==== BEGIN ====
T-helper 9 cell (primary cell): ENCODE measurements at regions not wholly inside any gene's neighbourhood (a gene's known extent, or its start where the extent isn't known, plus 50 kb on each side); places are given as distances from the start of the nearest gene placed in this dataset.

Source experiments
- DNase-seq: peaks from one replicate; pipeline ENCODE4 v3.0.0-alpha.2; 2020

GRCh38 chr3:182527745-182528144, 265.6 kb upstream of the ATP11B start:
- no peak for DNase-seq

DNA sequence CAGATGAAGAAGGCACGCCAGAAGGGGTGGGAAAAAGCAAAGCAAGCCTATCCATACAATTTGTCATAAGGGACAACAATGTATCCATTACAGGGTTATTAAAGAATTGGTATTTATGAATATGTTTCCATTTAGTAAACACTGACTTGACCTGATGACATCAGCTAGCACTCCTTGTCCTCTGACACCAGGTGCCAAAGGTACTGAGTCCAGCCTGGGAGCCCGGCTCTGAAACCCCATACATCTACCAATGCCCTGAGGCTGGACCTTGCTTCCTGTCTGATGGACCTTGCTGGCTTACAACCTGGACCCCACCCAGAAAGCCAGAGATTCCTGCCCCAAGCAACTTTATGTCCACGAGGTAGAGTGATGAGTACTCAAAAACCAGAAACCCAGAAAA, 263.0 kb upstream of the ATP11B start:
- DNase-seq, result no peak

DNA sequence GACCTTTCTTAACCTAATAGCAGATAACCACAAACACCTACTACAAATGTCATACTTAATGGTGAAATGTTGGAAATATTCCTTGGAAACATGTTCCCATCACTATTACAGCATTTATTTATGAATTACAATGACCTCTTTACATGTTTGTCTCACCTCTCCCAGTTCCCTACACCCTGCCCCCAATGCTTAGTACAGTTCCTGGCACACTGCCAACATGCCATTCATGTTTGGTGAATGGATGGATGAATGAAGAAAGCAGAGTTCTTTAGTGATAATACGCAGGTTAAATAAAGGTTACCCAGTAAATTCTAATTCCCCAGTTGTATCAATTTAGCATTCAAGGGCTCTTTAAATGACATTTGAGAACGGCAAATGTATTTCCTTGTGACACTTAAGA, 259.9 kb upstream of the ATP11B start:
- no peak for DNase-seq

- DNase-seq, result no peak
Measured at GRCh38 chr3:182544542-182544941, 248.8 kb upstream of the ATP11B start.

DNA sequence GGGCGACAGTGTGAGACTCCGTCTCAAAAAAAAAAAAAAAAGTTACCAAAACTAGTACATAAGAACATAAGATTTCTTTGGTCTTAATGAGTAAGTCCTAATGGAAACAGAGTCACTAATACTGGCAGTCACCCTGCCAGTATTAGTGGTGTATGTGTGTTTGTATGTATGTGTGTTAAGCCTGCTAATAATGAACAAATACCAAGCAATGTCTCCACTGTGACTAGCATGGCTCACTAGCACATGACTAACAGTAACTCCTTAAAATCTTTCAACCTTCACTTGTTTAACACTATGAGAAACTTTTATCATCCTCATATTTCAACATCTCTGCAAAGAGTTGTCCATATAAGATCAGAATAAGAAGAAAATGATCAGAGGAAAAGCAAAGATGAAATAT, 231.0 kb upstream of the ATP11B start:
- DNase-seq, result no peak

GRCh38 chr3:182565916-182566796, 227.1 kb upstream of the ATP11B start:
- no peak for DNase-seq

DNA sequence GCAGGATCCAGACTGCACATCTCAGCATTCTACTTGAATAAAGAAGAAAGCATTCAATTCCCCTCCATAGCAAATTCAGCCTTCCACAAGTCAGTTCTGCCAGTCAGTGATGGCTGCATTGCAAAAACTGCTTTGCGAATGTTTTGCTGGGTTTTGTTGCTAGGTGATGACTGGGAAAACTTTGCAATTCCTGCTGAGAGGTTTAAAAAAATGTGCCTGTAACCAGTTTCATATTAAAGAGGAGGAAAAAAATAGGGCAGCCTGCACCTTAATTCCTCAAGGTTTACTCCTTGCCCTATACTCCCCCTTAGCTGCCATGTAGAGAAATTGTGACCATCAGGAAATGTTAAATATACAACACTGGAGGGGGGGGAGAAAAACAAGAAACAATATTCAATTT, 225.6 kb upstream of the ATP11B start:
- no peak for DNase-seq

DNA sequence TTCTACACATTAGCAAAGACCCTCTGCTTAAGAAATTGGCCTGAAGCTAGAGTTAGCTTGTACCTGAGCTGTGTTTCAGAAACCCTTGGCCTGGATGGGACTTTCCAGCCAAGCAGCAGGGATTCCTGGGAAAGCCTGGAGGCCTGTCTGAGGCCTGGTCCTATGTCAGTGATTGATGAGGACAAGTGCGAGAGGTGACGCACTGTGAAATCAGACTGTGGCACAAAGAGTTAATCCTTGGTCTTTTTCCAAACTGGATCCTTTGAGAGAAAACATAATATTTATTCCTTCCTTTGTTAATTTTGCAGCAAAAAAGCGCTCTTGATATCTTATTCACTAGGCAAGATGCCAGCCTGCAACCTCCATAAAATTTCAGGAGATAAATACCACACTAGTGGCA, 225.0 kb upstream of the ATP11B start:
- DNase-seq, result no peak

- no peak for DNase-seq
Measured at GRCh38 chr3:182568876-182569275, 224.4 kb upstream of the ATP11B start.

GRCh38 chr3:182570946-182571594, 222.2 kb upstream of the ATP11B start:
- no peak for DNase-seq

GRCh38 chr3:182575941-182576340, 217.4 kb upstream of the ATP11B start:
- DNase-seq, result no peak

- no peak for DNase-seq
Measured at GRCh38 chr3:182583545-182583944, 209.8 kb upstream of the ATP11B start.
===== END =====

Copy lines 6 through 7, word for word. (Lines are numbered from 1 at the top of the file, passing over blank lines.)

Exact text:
DNA sequence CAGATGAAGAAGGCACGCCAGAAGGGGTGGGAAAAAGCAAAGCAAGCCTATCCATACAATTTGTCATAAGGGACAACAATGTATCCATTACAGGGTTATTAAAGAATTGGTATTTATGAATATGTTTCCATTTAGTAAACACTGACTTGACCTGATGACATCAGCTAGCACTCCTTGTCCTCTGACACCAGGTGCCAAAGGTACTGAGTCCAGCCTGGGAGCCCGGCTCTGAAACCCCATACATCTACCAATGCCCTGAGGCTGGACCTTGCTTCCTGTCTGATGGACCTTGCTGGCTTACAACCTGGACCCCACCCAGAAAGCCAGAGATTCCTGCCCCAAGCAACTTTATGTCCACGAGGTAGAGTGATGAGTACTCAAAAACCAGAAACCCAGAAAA, 263.0 kb upstream of the ATP11B start:
- DNase-seq, result no peak